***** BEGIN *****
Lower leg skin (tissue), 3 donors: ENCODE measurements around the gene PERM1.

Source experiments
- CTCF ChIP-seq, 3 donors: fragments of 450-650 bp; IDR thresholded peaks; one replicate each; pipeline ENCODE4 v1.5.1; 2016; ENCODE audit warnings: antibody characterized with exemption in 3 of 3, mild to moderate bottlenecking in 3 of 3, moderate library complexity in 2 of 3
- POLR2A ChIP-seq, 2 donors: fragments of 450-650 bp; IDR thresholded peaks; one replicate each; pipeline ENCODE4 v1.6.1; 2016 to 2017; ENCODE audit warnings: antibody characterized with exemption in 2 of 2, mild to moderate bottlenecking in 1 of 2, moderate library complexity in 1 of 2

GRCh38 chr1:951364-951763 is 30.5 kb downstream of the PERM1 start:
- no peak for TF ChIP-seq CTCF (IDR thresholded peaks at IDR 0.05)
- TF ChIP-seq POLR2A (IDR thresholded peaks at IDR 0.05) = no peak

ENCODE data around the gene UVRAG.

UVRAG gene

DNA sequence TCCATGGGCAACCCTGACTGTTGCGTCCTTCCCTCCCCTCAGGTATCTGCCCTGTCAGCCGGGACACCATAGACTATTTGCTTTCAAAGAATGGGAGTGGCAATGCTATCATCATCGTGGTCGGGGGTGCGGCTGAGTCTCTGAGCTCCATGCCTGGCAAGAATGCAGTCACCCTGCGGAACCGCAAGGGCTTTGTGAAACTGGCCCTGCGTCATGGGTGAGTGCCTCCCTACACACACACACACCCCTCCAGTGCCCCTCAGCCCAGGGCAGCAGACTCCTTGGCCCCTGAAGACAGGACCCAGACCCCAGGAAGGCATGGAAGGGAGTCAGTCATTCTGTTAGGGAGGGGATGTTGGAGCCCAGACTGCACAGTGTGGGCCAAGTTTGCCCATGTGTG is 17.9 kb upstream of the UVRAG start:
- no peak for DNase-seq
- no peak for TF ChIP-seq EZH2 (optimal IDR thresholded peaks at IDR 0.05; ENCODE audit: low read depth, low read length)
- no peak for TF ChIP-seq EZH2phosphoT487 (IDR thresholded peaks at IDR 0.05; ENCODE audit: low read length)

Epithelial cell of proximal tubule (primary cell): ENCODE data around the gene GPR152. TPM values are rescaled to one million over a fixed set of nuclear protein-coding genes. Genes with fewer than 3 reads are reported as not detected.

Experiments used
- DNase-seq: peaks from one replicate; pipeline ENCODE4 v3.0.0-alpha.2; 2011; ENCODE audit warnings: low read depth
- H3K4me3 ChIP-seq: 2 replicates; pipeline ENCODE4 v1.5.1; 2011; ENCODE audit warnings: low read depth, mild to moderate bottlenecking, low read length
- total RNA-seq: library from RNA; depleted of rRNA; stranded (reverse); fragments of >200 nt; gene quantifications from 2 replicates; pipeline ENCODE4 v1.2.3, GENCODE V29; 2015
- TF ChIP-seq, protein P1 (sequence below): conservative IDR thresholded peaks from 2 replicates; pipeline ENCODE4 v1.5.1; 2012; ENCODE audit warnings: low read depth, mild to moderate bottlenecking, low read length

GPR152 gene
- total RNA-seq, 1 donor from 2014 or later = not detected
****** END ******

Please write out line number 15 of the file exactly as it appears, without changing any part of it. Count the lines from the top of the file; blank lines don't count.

Experiments used